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Politics News

DOBI, iDOVE Partners to tackle rising extremism

Monrovia-A two day dialogue forum & training, aimed at combating violent extremism, was held over last weekend at the A’ La Lagoon Resort in Congo Town, Monrovia.The training & dialogue forum, sponsored by GIZ and African Union/CIDO’s iDove project in collaboration with Daughters of Bomi (DOBI) in Liberia brought together participants from Montserrado, Bomi and Margibi Counties respectively.

The Interfaith Dialogue on Violent Extremism (iDove) is an initiative of the African Union, Citizens and Diaspora Directorate (CIDO), Institute of Peace and Security (IPSS)-Africa and Deutsche Gesellschaft für Internationale Zusammenarbeit GmbH (GIZ).

The rationale behind this project is to establish a counter movement which emphasizes peaceful and educational messages; touch upon contentious religious matters; provide space for dialogue; identify, compare and contrast the root causes emanating from the different countries, regions or continents i.e. developmental & sociopolitical issues in both Africa and Europe.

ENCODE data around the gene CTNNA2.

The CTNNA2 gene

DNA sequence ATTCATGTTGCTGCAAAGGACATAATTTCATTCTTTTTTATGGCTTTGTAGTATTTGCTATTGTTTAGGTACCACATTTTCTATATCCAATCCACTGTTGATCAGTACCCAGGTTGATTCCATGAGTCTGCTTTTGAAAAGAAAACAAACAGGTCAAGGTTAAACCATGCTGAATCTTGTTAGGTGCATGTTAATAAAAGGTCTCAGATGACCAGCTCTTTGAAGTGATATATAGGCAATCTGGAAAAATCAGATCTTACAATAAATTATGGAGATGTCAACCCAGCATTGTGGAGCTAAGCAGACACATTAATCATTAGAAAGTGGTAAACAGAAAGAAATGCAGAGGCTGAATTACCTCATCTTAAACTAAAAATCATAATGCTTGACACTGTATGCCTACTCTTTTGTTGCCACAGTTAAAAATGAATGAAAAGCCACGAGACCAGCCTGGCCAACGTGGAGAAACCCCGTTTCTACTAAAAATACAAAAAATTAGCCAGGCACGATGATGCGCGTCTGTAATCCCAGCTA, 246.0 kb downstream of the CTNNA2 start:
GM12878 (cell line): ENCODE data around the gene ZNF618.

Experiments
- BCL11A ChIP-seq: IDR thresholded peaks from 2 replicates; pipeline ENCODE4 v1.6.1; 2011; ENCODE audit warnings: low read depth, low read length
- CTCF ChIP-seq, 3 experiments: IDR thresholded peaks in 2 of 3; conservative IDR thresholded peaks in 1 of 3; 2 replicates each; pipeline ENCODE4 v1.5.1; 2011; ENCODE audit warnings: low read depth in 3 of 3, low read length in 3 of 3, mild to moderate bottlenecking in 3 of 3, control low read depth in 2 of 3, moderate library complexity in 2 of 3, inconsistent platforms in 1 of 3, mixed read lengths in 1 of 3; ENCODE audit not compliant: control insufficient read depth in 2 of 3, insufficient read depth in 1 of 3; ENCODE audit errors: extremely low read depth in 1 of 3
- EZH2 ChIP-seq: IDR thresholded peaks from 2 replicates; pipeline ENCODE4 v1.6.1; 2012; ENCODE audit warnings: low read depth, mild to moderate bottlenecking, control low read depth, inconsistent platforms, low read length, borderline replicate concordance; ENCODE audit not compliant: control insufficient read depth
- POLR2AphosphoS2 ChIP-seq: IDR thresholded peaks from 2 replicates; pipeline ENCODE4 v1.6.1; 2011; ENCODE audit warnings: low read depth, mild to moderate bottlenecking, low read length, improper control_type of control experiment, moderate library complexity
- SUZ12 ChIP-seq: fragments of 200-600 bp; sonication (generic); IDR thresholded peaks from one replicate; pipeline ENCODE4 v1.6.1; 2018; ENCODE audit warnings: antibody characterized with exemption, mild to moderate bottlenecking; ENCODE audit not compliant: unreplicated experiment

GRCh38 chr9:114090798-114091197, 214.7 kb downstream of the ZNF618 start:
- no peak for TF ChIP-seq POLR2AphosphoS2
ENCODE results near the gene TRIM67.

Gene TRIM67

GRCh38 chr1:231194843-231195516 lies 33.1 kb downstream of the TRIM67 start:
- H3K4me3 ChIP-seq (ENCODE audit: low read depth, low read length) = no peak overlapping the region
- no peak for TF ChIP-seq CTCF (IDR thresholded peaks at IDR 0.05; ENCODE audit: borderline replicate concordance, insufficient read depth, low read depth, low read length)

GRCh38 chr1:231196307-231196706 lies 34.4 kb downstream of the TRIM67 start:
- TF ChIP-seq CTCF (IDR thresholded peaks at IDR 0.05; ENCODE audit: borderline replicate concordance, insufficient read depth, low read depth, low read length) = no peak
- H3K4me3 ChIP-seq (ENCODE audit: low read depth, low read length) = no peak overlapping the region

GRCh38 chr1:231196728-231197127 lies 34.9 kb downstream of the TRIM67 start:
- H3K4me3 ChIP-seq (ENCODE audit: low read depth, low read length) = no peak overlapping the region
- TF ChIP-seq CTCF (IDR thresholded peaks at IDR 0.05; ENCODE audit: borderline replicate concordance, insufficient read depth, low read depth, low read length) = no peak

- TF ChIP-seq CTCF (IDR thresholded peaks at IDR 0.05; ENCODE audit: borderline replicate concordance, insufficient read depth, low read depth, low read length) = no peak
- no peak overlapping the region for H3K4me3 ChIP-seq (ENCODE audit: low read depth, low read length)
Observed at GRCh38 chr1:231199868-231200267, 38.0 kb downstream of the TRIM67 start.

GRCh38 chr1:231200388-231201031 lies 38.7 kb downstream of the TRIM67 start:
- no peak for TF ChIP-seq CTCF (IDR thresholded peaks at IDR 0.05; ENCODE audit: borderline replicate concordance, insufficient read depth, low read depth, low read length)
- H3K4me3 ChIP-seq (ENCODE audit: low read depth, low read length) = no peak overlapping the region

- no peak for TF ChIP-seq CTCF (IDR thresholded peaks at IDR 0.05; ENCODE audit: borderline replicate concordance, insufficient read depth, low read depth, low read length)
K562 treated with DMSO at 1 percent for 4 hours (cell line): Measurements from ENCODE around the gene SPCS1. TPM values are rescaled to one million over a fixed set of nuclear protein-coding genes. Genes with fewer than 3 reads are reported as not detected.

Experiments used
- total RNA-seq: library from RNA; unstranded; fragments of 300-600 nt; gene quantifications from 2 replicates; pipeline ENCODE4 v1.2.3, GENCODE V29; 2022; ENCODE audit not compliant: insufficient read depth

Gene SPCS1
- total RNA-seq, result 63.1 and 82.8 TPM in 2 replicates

In addition, this approach will as well require security and developmental stakeholders to put into consideration local and international faith based organizations/institutions as key drivers of peace building, sustainable development and reconciliation.

According to the Co-Founder of DOBI, Rexandria Benson-Nyantee, the project is a direct result of a training of trainers she attended alongside leaders from Europe and Africa in Addis Ababa, Ethiopia this year.

Speaking at the official opening of the training / dialogue forum, the Executive Director of Young Peace Builders, Sierra-Leone, Herbert B. Bangura, called on the participants to unite around humanity. “Let’s protect the future as young people,” he said. “Don’t allow religion to be used to incite hate.”

Also speaking at the opening was Executive Director for the Organization of Women and Children, Mmonbeydo Harrell who admonished participants be open minded when tackling violent extremism.
Violent extremism is becoming a problem in many places on the continent. A year or two ago, armed men attacked a resort in the Ivory Coast, killing scores of westerners and Ivoirians alike, raising eyebrows that Liberia, one of the few western hotspot countries in the sub-region could become next – a situation which Mrs. Nyantee dreads.

It can be recalled that the British Embassy issued a travel alert for its citizens in Liberia, causing a further panic amongst many Liberians and westerners alike.
Also present providing technical support was Chris Haarbeck, a co-trainer from GIZ.

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